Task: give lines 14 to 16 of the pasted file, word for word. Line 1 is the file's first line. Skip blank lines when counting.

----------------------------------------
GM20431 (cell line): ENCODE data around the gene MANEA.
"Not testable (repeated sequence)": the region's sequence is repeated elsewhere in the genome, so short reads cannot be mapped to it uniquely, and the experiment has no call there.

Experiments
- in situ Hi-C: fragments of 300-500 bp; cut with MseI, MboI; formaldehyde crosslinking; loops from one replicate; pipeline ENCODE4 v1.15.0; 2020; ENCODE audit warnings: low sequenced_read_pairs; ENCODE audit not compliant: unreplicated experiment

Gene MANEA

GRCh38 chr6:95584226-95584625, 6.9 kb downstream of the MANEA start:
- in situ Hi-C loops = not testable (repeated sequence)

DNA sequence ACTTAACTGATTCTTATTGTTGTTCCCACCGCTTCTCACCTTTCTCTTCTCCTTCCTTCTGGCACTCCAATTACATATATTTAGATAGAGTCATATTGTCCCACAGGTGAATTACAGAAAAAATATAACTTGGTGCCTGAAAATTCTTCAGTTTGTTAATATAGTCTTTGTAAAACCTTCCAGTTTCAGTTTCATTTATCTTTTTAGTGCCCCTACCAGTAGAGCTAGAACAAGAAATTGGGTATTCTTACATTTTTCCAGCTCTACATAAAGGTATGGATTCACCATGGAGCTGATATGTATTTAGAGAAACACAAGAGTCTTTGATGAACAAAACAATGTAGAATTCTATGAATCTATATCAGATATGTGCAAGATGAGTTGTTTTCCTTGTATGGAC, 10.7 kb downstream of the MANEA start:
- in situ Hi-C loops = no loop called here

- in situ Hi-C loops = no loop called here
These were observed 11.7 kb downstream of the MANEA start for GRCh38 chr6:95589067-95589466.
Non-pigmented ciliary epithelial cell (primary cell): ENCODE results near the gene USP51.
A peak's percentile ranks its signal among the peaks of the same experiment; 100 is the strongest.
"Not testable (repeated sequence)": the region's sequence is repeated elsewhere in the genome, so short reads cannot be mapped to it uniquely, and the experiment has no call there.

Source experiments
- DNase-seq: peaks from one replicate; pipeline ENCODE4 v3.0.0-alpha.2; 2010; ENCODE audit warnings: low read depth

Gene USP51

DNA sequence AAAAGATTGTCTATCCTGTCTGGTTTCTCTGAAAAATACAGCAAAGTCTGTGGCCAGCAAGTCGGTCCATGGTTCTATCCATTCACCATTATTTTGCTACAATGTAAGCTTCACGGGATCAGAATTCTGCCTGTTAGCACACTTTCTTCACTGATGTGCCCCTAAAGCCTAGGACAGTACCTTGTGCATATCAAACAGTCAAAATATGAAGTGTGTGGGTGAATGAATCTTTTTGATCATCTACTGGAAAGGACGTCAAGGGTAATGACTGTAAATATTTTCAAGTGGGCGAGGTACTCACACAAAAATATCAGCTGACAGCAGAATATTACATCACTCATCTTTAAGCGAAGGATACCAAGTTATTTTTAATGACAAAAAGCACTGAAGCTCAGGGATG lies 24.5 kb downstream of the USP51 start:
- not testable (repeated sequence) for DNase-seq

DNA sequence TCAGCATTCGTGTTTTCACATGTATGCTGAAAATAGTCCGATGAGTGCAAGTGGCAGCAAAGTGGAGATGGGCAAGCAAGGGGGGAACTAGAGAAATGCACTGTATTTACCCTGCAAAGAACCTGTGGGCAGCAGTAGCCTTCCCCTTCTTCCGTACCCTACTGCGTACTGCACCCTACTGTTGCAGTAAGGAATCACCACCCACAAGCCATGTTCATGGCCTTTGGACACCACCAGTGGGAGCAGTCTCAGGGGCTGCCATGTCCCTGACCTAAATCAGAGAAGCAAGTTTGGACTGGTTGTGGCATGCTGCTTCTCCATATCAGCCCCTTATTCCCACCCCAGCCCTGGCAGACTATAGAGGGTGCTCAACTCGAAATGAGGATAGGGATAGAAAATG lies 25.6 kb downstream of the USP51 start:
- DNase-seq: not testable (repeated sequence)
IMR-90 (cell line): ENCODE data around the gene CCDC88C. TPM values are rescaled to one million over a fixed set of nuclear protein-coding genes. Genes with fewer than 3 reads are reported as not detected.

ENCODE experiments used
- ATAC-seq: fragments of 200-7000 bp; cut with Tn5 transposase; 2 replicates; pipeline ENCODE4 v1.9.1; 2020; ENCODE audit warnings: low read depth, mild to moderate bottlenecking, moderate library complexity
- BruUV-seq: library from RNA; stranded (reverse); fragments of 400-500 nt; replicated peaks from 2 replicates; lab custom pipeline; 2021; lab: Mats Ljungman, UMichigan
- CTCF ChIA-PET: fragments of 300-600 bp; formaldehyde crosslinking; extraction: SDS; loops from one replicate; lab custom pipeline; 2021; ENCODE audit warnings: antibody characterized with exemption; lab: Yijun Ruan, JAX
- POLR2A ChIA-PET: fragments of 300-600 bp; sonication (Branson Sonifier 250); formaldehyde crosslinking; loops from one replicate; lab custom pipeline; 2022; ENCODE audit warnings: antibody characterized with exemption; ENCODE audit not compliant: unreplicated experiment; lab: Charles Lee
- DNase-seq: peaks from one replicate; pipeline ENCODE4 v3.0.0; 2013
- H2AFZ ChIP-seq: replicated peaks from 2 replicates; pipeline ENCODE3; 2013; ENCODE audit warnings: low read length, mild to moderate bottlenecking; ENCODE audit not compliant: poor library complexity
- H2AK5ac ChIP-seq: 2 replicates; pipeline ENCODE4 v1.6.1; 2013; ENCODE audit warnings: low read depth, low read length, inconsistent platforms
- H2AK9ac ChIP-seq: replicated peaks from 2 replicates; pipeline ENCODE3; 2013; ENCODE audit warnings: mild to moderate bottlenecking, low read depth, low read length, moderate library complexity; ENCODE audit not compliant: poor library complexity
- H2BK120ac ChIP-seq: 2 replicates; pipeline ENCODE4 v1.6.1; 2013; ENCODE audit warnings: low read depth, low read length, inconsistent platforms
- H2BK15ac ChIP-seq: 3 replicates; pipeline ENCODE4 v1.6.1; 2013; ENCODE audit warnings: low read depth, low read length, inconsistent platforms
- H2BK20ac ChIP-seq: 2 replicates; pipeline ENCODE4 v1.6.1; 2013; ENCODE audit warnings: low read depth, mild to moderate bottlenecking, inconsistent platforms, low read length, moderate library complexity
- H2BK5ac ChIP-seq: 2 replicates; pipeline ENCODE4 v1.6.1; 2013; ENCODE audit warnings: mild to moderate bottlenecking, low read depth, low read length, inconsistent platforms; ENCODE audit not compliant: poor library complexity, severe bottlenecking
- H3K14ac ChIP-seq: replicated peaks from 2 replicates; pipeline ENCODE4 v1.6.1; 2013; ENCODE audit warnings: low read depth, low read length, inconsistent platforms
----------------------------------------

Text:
"Not testable (repeated sequence)": the region's sequence is repeated elsewhere in the genome, so short reads cannot be mapped to it uniquely, and the experiment has no call there.

Source experiments
- DNase-seq: peaks from one replicate; pipeline ENCODE4 v3.0.0-alpha.2; 2010; ENCODE audit warnings: low read depth